Dimensions of techne in the arts

Last summer, the research group "Dimensions of techne in the arts", which conducts research on the making of art, was approved by the German Research Foundation (DFG). The first spokesperson is Prof. Dr. Magdalena Bushart, Head of the Department of Art History at the TU Berlin, the second spokes person is Prof. Dr. Karin Leonhard, Professor of Art Science/Art History at the University of Konstanz.

In six projects, the research group is concerned with artistic work processes and the factors that make them possible. These include the techniques and materials used in production, as well as the procedural knowledge that is passed on in texts or illustrations, the art theory that formulates the standards of evaluation for technical achievements, and the narratives that charge artistic action with meaning. Thus, the projects deal with the realization of drafts in printing blocks or in the printed sheet, with the negotiation of secret knowledge in the patents of the glassblowers of Murano, with the role of color in portrait painting, with color systems and orders, and with text types - art theoretical writings, application literature, legends and anecdotes - through which a time-specific view of technical skill and knowledge can be described.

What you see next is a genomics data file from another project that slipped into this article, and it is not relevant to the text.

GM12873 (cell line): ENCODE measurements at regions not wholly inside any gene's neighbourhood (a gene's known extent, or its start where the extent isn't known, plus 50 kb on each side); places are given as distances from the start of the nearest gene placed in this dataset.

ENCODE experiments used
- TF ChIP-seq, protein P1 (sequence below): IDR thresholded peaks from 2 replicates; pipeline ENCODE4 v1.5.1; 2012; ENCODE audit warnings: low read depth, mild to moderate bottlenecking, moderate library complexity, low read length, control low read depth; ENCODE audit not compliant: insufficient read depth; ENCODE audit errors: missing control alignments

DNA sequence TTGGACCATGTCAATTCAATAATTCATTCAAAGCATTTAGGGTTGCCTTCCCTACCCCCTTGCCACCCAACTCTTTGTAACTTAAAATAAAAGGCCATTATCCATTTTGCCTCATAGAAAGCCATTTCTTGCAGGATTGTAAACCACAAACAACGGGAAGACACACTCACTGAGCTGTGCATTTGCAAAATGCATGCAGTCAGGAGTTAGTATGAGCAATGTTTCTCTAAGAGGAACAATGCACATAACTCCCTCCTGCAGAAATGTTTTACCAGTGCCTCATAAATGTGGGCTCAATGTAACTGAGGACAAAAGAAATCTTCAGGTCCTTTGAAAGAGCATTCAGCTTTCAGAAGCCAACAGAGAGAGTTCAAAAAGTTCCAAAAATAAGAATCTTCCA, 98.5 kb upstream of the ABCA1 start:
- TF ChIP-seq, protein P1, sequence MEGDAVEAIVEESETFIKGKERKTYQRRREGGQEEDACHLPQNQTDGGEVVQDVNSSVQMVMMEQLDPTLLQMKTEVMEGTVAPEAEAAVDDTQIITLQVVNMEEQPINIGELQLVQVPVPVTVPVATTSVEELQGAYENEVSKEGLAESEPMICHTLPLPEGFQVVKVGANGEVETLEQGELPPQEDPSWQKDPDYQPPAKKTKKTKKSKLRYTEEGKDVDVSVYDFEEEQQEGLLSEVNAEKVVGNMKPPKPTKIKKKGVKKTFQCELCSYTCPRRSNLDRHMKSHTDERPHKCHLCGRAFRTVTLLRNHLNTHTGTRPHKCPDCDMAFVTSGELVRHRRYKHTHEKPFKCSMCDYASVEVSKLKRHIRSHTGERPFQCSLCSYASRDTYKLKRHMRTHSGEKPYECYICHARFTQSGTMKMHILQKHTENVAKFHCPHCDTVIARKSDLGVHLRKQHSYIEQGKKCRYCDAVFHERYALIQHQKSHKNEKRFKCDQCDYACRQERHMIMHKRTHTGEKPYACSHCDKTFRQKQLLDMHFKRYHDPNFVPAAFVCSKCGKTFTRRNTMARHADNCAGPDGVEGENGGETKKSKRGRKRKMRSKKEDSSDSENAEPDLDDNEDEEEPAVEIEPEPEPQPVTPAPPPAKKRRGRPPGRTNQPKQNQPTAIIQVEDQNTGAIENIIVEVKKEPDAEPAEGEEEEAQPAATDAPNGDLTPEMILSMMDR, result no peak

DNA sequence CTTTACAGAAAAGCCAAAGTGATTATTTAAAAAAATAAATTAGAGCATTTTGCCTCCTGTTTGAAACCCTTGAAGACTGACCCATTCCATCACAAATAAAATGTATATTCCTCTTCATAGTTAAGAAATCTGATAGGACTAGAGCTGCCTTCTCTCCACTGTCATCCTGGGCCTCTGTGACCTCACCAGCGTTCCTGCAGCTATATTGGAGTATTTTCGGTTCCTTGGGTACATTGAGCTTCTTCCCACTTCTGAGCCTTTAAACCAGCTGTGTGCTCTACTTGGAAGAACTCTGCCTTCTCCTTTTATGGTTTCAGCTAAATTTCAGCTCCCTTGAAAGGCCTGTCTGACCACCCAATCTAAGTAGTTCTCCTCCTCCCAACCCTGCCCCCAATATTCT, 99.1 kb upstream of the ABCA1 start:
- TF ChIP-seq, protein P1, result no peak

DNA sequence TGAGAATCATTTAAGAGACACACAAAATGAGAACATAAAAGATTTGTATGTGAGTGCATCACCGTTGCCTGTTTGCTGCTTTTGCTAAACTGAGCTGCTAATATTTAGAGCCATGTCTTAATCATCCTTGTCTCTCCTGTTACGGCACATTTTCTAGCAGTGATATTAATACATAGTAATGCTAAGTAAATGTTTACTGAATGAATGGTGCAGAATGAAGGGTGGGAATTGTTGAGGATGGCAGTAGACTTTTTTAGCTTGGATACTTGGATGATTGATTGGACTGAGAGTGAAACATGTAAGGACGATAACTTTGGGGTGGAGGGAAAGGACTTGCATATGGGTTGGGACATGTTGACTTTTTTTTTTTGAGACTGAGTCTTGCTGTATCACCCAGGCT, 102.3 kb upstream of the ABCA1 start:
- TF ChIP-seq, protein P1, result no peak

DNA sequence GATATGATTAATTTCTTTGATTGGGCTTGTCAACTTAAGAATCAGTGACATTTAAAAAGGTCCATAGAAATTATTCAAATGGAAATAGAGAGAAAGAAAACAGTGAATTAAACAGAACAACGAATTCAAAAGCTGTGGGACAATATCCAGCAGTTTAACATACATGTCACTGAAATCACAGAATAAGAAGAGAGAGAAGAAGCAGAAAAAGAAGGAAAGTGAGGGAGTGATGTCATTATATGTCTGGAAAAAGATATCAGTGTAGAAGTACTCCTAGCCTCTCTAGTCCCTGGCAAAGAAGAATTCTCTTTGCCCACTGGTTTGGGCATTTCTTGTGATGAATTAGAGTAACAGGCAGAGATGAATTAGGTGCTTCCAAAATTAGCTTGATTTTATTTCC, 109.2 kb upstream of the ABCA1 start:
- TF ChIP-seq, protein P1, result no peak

The aim of their work is to grasp artistic production as a triad of practical doing, conceptual knowledge, and cultural location, and from this to develop methodological and theoretical models for the study of art-making. "In order to be able to describe this interplay in its mutability, we have chosen the Greek term 'techne'. It encompasses not only the two areas of art and technology, which are usually negotiated separately in German, but also aspects such as the routine handling of tools or the reflection on skill that manifests itself in the artifact," says Prof. Dr. Magdalena Bushart.

By setting up the research group, they are also promoting interdisciplinarity beyond Berlin, as the six project leaders come from art history, literary studies and the history of science. Although the spokespersons and coordinators are based in Berlin, the research group otherwise works on a distributed basis. The decision in favor of a decentralized organization was deliberate, says Bushart, in order to counteract the increasingly strong division into center and periphery and to make the topic visible beyond the city. In the first funding year, Berlin will serve as the focal point where the public events will be bundled, followed by Konstanz in the second year and Frankfurt in the third. The kick-off in Berlin will be a lecture series in which the group will introduce itself to an interested public, as well as a summer school for young researchers in the summer of 2021.

The DFG research group is a cooperation of TU Berlin, Technische Universität Dortmund, Goethe University Frankfurt/Main and the University of Konstanz and will be funded by the DFG for the next three years.

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